The Anthology Dilemma


I admire people who make television shows. I admire the writers, producers, directors, designers, actors, and crew. They’re all integral. When they produce a stunning season that people rave about it must be incredibly satisfying. I can imagine that feeling is tempered by the fact that the next season then has to match or eclipse the first in quality to guarantee a third. For anthology shows this can be so scary that they nix the idea of being an anthology when the first season does well.

Heroes is a classic example. The first season did so well, they scrapped the original plans to use entirely new characters and areas for each season. I don’t know about you, but watching past the second season of the show didn’t happen for me. The shows that are gutsy enough to go a new direction with each new season, to push different character arcs, ideas, etc. Those are the few, the proud, the original.

What is the modern miracle—who has the balls to do it after being successful? Let American Horror Story enter the ring. From ghosts in a creepy house so terrifying that the only way I can watch is in broad daylight with one of my roommates home, to the possibly even creepier setting of the series’ second season. This season is set in an asylum, and I can’t wait to see where it’s going to go. I personally can’t wait to see Adam Levine act, and if Murphy gets nervous about a completely new cast of characters I have a clever idea for him: just use your old characters from other shows. To be frank, everyone in Nip/Tuck should probably have been incarcerated and I wouldn’t mind seeing a certain Glee couple (Oh wait…) thrown in to boot.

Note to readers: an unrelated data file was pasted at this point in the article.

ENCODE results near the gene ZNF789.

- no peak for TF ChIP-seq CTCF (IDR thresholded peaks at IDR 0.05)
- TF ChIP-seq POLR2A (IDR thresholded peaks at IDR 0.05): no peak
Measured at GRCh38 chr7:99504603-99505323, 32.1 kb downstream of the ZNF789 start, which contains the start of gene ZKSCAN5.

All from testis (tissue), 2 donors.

Suffice it to say that I’m excited to see where this goes. Here’s to hoping it’s as scary, weird, and classic Ryan Murphy as the first series. Don’t miss the season premiere tonight, and be sure to let me know what’s up since I’ll be enjoying it with my eyes shut.


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